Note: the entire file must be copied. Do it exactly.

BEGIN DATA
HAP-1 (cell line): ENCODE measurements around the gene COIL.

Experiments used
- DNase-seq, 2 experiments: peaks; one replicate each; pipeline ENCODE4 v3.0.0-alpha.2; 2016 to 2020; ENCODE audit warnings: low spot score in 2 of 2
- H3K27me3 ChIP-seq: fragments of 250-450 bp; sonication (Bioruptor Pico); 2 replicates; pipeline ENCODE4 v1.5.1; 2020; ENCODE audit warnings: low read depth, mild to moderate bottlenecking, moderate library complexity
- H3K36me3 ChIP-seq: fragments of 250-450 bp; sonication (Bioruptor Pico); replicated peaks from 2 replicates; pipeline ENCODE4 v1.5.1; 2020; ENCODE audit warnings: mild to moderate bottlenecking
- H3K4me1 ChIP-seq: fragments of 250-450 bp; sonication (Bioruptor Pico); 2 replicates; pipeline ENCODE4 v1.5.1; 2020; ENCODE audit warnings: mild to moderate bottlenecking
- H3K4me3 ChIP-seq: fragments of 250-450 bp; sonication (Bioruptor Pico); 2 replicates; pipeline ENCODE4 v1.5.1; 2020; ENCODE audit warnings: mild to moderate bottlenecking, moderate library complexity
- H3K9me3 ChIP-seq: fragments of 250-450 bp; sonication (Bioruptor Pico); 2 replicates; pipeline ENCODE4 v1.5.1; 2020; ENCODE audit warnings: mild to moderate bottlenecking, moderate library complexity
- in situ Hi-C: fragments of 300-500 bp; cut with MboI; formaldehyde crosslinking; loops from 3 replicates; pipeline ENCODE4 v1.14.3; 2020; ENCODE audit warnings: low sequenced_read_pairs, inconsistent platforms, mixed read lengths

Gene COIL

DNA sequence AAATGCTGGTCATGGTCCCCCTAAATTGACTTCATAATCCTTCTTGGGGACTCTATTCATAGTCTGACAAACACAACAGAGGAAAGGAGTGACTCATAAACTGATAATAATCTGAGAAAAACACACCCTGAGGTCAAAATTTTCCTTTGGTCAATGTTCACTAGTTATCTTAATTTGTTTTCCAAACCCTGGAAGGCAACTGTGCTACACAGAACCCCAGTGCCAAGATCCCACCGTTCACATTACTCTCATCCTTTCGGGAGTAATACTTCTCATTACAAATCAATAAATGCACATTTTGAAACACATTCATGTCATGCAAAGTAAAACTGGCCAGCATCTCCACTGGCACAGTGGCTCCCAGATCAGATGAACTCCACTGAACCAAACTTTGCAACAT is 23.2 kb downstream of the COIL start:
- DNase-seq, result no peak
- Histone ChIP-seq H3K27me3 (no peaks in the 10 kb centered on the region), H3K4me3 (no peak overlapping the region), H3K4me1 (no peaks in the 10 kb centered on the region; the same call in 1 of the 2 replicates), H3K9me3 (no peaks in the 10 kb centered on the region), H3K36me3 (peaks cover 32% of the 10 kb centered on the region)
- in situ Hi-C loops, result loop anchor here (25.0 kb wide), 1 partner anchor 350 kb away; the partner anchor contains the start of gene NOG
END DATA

HAP-1 (cell line): ENCODE measurements around the gene COIL.

Experiments used
- DNase-seq, 2 experiments: peaks; one replicate each; pipeline ENCODE4 v3.0.0-alpha.2; 2016 to 2020; ENCODE audit warnings: low spot score in 2 of 2
- H3K27me3 ChIP-seq: fragments of 250-450 bp; sonication (Bioruptor Pico); 2 replicates; pipeline ENCODE4 v1.5.1; 2020; ENCODE audit warnings: low read depth, mild to moderate bottlenecking, moderate library complexity
- H3K36me3 ChIP-seq: fragments of 250-450 bp; sonication (Bioruptor Pico); replicated peaks from 2 replicates; pipeline ENCODE4 v1.5.1; 2020; ENCODE audit warnings: mild to moderate bottlenecking
- H3K4me1 ChIP-seq: fragments of 250-450 bp; sonication (Bioruptor Pico); 2 replicates; pipeline ENCODE4 v1.5.1; 2020; ENCODE audit warnings: mild to moderate bottlenecking
- H3K4me3 ChIP-seq: fragments of 250-450 bp; sonication (Bioruptor Pico); 2 replicates; pipeline ENCODE4 v1.5.1; 2020; ENCODE audit warnings: mild to moderate bottlenecking, moderate library complexity
- H3K9me3 ChIP-seq: fragments of 250-450 bp; sonication (Bioruptor Pico); 2 replicates; pipeline ENCODE4 v1.5.1; 2020; ENCODE audit warnings: mild to moderate bottlenecking, moderate library complexity
- in situ Hi-C: fragments of 300-500 bp; cut with MboI; formaldehyde crosslinking; loops from 3 replicates; pipeline ENCODE4 v1.14.3; 2020; ENCODE audit warnings: low sequenced_read_pairs, inconsistent platforms, mixed read lengths

Gene COIL

DNA sequence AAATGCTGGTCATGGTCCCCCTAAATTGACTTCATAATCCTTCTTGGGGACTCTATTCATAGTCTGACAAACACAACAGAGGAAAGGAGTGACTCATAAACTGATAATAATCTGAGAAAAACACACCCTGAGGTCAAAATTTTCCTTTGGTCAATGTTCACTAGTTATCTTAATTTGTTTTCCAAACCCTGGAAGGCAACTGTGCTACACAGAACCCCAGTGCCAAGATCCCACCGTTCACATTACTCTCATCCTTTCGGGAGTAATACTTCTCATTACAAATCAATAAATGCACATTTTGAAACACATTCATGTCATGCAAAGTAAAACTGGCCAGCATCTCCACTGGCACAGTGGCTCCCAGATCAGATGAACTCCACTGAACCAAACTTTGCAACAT is 23.2 kb downstream of the COIL start:
- DNase-seq, result no peak
- Histone ChIP-seq H3K27me3 (no peaks in the 10 kb centered on the region), H3K4me3 (no peak overlapping the region), H3K4me1 (no peaks in the 10 kb centered on the region; the same call in 1 of the 2 replicates), H3K9me3 (no peaks in the 10 kb centered on the region), H3K36me3 (peaks cover 32% of the 10 kb centered on the region)
- in situ Hi-C loops, result loop anchor here (25.0 kb wide), 1 partner anchor 350 kb away; the partner anchor contains the start of gene NOG